Sunday, April 1, 2018

REVIEW: 'The Good Fight' - Lucca and Maia Go On Memorable Ride Alongs with the Police in 'Day 436'

CBS All Access' The Good Fight - Episode 2.05 "Day 436"

Adrian and Diane serve as outside counsel for a broadcast network planning to air a controversial segment that would derail the career of a beloved male movie star. Maia and Lucca have vastly different experiences while on separate ride-alongs with the Chicago Police Department.

"Day 436" is The Good Fight's take on the #MeToo public narrative regarding sexual harassment and assault. That conversation has been so prevalent and empowering in our world lately. As such, it's fascinating to see this show examine the legal consequences of exposing a high-profile individual with claims of abuse. This hour treats such revelations a couple of different ways. It says that the mere accusation is enough to end a career. That hasn't always been the case. It may still not be the case given some of the people who've already been exposed. But it also feels like the world is changing and believing the victims more and more. As such, it could be inspiring to think that individuals like Harvey Weinstein, Matt Lauer and Louis C.K. will never work in Hollywood again. It may just be a pipe dream. But it's something worth hanging onto right now because it represents a greater sea change towards supporting and respecting women. This story presents a liberal hero being the target of such accusations. Adrian and Diane are called in as the lawyers representing the network as they prepare to air this story. They are working to avoid a defamation case being filed across the network for the allegations outlined in the piece. It's all a very careful negotiation. Adrian, Diane and the network don't want to back down on the story because it's important and timely. Meanwhile, the famous actor has hired F. Murray Abraham's Burl Preston who is able to make a couple of convincing arguments. He also points out the differences between the women going public with their accounts of abuse and actually suing the actor in a court of law. There's a different standard of proof that is important to remember in handling these cases. The show is fully aware of the nuance of the situation. But it always presents itself as a champion for truth - no matter how uncomfortable it may become.

The actor at the heart of the news story isn't even a major character in the episode. He's just a figure discussed by the lawyers, reporters and victims. He's still just a character the show creates for this story. He's not some real-life celebrity whom the show is bravely calling out right now. Nor is he some fictional character this show or the previous one talked about frequently. He's just an action movie star composite who doesn't mirror anyone of note. His story is just similar to many that the public have heard about over the last few months. It's a story that puts the victims at the forefront of the narrative. Their stories are questioned. Burl points out that the #MeToo movement is becoming more politicized. Different people are using it for different reasons. Some are trying to gain fame by taking down someone of note who opposes their views. Some are desperately trying to be taken seriously no matter who the star is. The lines are becoming more blurred. This actor has made an enemy of the alt-right. The show certainly suggests that one of the victims may just be someone concocting a story because she happens to be an anti-semite and fan of Ann Coulter. But the show ultimately finds validity in this story. It says so at first through a taped phone conversation of the second anonymous victim being harassed by the star. That's proof that the story can move forward. But it also creates a legal problem because of the anonymity of the accuser and the fact it was recorded without the second party's consent. As such, that makes it unlikely that charges will ever be filed against this man even though it's clear that he has abused his power. In the end, the story moves forward because Adrian and Diane prove that the in-house counsel at the network is working against the story because he is a wannabe screenwriter with the perfect starring vehicle for the actor in question. It still leads to a defamation suit. But the characters all feel good for the work that they did here. They are helping women's stories be heard.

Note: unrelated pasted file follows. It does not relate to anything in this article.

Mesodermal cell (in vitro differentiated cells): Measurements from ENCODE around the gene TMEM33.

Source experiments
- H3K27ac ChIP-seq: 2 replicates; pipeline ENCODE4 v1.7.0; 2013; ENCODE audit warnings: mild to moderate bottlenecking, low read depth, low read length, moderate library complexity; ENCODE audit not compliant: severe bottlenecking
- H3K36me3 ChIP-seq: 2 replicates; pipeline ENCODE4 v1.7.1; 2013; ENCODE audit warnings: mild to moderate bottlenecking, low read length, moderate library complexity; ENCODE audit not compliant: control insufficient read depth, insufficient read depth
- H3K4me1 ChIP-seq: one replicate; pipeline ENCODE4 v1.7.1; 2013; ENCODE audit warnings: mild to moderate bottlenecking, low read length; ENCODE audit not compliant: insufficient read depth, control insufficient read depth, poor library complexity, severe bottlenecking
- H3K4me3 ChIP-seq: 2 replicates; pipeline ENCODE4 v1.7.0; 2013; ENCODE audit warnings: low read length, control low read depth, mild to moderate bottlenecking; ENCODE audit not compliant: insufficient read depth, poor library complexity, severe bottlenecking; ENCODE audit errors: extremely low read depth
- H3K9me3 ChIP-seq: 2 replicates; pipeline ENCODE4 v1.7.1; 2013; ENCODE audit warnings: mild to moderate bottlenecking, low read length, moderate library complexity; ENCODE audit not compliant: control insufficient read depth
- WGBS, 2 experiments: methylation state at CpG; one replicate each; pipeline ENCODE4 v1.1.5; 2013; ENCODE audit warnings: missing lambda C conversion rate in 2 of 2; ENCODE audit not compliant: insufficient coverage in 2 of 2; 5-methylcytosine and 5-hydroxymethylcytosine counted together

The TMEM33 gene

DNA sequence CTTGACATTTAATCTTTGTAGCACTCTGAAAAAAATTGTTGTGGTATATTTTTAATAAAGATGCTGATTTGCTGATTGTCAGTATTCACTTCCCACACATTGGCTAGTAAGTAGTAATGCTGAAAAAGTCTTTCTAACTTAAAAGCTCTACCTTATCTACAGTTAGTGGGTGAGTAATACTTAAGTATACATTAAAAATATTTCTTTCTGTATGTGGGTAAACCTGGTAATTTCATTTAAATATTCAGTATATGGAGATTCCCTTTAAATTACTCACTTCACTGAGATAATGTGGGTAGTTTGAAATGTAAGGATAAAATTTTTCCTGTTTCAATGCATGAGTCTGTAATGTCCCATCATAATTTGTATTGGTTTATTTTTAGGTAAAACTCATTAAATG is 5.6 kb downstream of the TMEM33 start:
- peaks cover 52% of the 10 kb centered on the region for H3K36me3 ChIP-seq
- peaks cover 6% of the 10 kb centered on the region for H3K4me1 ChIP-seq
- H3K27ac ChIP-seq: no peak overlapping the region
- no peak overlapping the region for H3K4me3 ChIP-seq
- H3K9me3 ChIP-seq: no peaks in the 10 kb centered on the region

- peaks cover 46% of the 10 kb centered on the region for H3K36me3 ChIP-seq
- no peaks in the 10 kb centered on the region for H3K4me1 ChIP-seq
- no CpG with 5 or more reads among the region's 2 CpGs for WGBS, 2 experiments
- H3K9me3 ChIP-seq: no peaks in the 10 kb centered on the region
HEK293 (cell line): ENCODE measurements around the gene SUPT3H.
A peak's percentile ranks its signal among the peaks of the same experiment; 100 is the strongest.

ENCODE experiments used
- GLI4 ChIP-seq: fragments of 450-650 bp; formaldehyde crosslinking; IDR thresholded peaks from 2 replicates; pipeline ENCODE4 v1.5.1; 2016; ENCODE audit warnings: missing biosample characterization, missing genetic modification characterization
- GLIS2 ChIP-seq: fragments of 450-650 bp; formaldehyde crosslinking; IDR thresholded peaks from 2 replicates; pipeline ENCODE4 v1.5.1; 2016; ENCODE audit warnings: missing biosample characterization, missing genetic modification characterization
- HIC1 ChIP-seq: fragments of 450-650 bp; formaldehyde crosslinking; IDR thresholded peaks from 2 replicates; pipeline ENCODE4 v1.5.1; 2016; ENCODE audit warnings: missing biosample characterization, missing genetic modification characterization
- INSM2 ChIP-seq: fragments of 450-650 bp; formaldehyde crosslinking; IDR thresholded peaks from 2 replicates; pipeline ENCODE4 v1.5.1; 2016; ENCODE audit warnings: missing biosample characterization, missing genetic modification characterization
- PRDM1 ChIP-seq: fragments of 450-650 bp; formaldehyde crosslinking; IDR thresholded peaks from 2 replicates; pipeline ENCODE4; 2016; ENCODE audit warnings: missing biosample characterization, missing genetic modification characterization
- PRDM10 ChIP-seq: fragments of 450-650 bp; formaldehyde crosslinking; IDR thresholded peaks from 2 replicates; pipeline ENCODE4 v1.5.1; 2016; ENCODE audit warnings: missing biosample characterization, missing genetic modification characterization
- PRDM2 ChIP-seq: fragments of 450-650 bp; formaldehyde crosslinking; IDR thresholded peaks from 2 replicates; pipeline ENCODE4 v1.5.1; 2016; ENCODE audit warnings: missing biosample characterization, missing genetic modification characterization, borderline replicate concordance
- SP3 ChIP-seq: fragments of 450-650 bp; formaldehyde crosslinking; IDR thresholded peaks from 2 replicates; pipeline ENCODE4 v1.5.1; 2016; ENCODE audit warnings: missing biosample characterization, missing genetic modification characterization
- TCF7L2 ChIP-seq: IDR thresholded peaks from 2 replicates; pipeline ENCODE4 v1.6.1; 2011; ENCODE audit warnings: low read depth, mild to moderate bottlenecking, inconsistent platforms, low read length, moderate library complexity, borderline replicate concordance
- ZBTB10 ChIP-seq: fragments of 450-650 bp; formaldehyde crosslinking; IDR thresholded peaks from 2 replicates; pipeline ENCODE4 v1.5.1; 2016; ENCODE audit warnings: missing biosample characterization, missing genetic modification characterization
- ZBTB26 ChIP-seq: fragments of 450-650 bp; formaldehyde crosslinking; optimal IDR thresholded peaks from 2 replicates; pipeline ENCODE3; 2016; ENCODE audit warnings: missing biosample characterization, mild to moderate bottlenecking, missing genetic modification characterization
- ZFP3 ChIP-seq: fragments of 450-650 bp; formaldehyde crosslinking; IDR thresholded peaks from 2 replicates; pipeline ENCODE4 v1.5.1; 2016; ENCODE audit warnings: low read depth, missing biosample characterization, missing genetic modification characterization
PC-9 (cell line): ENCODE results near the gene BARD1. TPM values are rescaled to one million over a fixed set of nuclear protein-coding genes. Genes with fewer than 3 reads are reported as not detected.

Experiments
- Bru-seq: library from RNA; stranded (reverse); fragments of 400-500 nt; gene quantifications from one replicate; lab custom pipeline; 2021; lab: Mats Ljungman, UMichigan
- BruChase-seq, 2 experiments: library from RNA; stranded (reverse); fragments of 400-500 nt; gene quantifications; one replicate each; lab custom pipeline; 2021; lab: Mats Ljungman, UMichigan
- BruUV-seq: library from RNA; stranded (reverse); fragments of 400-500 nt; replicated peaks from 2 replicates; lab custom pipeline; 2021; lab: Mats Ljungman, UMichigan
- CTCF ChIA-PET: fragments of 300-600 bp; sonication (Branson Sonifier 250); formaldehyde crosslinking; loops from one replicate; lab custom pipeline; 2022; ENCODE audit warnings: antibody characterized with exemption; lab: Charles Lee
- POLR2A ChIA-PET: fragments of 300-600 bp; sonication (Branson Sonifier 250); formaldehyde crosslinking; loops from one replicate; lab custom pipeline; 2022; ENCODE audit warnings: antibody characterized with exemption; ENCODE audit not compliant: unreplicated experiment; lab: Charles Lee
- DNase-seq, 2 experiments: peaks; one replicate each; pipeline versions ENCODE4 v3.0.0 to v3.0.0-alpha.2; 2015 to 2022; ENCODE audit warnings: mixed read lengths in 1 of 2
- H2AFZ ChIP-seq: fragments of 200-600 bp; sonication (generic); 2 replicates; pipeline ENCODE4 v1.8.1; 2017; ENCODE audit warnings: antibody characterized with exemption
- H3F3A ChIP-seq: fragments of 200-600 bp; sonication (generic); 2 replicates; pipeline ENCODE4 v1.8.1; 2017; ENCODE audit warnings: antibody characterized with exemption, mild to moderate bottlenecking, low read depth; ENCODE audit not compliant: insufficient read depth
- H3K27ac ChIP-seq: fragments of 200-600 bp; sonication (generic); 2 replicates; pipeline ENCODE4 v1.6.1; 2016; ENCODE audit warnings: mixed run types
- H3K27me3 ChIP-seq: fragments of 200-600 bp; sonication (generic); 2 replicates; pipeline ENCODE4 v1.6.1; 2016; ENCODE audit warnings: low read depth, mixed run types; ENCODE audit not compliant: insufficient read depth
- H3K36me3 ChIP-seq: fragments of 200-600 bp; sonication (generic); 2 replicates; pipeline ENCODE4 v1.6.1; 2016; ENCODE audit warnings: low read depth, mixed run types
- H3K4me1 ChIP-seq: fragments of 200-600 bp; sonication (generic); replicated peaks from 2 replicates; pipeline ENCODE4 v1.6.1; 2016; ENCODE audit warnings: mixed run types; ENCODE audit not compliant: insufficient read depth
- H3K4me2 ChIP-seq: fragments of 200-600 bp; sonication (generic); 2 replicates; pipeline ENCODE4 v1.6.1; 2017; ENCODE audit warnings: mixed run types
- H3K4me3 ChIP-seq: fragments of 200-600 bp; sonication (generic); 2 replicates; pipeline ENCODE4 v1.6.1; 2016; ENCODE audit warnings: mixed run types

Of course, this hour is fundamentally an episode about perception. It's a story that highlights how people's opinions or memories of certain events are changed or questioned once someone offers new information. It's an episode that understands the value in trying to understand where other people are coming from and how those same events shaped them into the people they are today. The news story debated has no ambiguity about the guilt of this man in the end. But the show presents a more nuanced case of an abuse of power with a familiar character. When Adrian meets the reporter at the center of this story Naomi, he sees a beautiful and strong black woman. He asks her out. It's flirtatious and Diane is worried about his objectivity. And then, it's revealed that she was previously a student of Adrian's when he was a guest lecturer. It was the same class where he and Liz first meet. She believes that Adrian showed a bias towards Liz during every aspect of this class because he wanted to sleep with her. It made her feel like she wasn't being noticed and appreciated. She didn't pursue a law career because of that class. It's enough for Adrian to reflect back on his actions and whether or not he treated all of his students fairly. He wants to believe he did. He wants to believe he's a man who would never harass or mistreat a woman. And yet, he's still confrontational when someone believes he is what he is desperately trying not to be. It's only through hindsight that he is able to accept that he was at fault. But he also wishes to be absolved because he treated Liz better than her classmates because he wanted to form a relationship with her father. It's a strategy that ultimately worked out well for him even though his marriage to Liz didn't last. It was a case of him manipulating the situation to his benefit without realizing the consequences of his actions. There's little he can do now except admit that he was wrong in the past and appreciate being called out on it.